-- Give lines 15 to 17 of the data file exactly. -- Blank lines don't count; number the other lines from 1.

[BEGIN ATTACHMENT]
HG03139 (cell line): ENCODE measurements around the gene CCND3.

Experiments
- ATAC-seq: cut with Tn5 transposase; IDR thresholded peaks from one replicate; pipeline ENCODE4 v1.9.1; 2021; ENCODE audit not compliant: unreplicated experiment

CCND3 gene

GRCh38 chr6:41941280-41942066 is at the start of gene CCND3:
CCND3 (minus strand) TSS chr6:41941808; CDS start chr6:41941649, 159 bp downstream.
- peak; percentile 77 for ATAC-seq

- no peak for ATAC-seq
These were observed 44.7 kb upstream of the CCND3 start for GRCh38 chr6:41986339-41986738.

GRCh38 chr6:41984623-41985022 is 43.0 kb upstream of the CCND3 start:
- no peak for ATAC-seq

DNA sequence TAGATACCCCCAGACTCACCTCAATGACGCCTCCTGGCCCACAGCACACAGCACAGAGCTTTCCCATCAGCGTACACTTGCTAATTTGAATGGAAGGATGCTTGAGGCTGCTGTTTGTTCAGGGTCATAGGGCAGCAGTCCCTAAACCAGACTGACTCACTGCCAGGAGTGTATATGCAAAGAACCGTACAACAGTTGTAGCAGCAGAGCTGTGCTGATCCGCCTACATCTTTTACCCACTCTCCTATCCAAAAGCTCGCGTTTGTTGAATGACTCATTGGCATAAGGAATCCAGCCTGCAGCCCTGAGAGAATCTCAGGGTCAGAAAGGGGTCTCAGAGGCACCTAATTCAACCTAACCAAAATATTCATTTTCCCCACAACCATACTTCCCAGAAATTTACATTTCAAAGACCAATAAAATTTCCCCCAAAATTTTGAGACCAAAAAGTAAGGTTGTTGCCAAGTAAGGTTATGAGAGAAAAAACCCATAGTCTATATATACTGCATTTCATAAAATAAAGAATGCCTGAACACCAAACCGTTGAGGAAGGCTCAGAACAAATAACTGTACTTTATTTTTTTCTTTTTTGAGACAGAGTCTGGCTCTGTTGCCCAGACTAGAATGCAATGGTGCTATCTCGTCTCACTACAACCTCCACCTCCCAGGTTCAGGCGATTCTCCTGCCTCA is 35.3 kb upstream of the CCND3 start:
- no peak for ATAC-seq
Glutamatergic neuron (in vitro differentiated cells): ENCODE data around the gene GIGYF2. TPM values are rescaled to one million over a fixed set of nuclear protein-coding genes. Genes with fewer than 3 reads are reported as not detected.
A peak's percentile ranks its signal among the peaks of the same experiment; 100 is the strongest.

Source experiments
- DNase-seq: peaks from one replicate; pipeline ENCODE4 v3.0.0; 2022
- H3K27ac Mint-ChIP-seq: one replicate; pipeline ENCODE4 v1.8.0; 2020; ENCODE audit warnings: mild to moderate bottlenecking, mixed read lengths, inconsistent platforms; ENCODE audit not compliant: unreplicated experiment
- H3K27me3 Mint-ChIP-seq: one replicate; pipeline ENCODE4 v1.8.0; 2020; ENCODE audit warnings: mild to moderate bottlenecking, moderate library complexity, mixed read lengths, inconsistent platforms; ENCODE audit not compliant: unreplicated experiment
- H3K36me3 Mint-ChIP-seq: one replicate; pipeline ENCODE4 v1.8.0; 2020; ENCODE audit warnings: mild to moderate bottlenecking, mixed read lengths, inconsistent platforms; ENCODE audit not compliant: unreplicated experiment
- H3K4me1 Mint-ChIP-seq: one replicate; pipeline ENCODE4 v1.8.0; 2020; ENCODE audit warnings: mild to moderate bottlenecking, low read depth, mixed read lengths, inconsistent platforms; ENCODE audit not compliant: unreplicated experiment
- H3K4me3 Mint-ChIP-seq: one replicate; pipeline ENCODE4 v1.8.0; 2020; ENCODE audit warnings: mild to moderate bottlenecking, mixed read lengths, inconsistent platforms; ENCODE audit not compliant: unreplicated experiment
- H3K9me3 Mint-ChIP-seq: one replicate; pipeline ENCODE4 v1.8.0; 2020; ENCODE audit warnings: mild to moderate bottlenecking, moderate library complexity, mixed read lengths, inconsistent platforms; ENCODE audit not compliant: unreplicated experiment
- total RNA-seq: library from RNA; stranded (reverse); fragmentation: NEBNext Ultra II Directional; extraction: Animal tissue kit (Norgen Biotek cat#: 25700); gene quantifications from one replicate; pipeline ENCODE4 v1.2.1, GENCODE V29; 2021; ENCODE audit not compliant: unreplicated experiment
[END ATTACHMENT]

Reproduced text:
A peak's percentile ranks its signal among the peaks of the same experiment; 100 is the strongest.

Source experiments
- DNase-seq: peaks from one replicate; pipeline ENCODE4 v3.0.0; 2022